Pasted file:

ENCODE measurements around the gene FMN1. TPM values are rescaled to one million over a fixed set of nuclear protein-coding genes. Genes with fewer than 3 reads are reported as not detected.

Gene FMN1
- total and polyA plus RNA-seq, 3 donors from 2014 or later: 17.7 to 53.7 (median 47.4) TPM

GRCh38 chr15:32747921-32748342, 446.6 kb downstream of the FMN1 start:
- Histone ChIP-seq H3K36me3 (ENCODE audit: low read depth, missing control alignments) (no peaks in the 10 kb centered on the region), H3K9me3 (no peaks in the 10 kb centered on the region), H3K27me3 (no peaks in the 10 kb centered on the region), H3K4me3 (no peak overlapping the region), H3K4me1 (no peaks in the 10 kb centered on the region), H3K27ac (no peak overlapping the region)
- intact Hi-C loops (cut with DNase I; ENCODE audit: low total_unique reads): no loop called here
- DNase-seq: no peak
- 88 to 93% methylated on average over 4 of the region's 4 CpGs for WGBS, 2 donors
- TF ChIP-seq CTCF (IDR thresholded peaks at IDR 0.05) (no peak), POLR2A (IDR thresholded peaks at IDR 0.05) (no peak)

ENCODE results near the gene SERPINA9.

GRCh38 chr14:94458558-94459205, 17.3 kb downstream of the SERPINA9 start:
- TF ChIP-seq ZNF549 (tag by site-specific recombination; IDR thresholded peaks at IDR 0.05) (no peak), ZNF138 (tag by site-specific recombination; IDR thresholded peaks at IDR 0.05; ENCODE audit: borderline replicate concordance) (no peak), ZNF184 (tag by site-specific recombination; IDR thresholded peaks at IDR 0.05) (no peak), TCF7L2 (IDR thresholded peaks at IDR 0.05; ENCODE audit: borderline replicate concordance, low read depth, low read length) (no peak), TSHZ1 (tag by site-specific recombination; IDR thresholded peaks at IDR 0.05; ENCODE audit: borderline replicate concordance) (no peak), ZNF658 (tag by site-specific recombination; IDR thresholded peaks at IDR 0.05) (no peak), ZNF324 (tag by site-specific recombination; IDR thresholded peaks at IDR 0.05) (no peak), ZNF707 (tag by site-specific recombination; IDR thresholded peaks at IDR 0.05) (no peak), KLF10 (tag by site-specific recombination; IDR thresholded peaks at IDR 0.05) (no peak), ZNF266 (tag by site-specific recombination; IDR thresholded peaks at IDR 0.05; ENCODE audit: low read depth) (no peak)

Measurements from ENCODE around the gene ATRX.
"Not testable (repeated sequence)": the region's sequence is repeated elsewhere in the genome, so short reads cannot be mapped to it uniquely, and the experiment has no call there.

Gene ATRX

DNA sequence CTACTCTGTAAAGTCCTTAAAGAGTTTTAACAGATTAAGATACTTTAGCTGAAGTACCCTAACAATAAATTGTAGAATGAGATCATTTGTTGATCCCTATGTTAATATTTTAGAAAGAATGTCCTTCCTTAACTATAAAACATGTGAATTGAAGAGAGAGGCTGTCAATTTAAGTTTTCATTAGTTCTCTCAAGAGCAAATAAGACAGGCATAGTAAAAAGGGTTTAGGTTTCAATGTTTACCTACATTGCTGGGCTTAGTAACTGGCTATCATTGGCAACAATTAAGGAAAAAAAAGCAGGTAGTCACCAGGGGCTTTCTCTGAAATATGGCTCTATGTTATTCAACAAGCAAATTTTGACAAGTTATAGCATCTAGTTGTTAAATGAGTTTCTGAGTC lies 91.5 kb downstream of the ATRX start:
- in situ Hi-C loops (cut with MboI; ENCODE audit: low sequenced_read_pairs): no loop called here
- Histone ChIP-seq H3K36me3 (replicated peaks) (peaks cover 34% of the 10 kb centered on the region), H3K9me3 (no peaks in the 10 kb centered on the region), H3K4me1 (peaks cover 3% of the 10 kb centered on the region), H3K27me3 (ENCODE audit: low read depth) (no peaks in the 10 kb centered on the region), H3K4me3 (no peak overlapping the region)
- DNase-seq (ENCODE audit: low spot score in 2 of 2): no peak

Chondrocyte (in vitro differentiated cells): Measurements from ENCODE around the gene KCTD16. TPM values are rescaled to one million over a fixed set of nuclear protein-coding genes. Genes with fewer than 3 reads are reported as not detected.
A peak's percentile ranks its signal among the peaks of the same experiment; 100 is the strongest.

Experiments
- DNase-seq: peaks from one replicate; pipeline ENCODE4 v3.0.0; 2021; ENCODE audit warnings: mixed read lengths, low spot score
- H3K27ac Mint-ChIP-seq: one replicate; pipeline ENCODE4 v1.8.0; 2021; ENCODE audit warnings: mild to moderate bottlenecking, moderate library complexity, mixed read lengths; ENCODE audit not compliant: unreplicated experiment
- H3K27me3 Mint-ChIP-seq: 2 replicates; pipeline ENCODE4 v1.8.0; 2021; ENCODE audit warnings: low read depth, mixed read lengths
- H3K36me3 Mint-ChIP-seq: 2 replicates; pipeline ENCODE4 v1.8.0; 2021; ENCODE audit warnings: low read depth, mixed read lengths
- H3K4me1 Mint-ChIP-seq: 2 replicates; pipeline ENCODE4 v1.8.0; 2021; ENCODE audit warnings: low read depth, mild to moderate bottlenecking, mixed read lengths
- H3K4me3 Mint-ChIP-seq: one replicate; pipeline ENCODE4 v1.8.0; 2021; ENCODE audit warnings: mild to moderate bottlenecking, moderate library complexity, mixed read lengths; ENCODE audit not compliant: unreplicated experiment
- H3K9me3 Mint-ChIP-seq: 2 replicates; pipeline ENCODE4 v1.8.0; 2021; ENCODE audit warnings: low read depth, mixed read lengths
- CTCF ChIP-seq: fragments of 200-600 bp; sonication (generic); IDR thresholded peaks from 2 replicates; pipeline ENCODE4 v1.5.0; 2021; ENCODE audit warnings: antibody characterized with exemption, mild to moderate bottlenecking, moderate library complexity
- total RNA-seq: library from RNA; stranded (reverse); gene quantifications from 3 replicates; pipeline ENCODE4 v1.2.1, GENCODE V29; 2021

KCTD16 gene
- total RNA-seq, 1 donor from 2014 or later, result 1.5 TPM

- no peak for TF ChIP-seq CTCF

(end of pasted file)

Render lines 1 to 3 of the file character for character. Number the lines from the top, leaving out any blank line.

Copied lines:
ENCODE measurements around the gene FMN1. TPM values are rescaled to one million over a fixed set of nuclear protein-coding genes. Genes with fewer than 3 reads are reported as not detected.

Gene FMN1
- total and polyA plus RNA-seq, 3 donors from 2014 or later: 17.7 to 53.7 (median 47.4) TPM